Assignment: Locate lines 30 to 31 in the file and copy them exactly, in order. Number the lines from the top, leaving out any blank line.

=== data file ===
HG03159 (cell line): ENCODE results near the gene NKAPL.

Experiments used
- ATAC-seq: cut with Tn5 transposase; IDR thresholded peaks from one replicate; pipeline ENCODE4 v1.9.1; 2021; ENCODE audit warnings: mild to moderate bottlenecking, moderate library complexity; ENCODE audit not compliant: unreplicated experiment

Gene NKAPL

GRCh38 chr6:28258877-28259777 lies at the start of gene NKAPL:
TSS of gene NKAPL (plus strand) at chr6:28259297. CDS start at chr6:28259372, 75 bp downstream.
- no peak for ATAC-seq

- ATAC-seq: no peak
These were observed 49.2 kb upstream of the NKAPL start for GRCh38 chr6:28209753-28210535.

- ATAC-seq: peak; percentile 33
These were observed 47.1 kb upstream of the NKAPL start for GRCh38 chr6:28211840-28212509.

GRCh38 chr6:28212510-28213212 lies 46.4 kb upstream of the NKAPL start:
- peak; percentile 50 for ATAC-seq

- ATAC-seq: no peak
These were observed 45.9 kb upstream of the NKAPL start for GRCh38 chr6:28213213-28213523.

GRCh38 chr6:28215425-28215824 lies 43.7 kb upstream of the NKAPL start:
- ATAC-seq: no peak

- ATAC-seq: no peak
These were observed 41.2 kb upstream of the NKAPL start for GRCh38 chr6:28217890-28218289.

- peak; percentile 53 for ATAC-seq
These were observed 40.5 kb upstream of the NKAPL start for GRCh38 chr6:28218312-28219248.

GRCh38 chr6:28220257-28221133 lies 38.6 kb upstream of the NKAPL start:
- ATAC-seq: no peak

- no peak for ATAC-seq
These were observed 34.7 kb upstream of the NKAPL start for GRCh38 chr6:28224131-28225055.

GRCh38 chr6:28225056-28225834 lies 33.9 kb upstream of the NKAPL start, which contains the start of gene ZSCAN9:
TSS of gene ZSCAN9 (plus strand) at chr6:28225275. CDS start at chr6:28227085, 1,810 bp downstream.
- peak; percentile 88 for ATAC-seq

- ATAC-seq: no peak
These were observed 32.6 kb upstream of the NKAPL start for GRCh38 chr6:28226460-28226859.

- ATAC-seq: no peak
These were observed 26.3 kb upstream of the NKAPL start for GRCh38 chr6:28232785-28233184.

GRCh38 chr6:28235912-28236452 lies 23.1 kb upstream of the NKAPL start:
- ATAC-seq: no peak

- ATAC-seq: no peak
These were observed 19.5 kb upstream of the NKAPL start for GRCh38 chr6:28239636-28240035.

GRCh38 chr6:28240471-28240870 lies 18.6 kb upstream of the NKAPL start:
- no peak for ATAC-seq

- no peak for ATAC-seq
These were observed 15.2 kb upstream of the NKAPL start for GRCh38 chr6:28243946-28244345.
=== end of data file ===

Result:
These were observed 32.6 kb upstream of the NKAPL start for GRCh38 chr6:28226460-28226859.

- ATAC-seq: no peak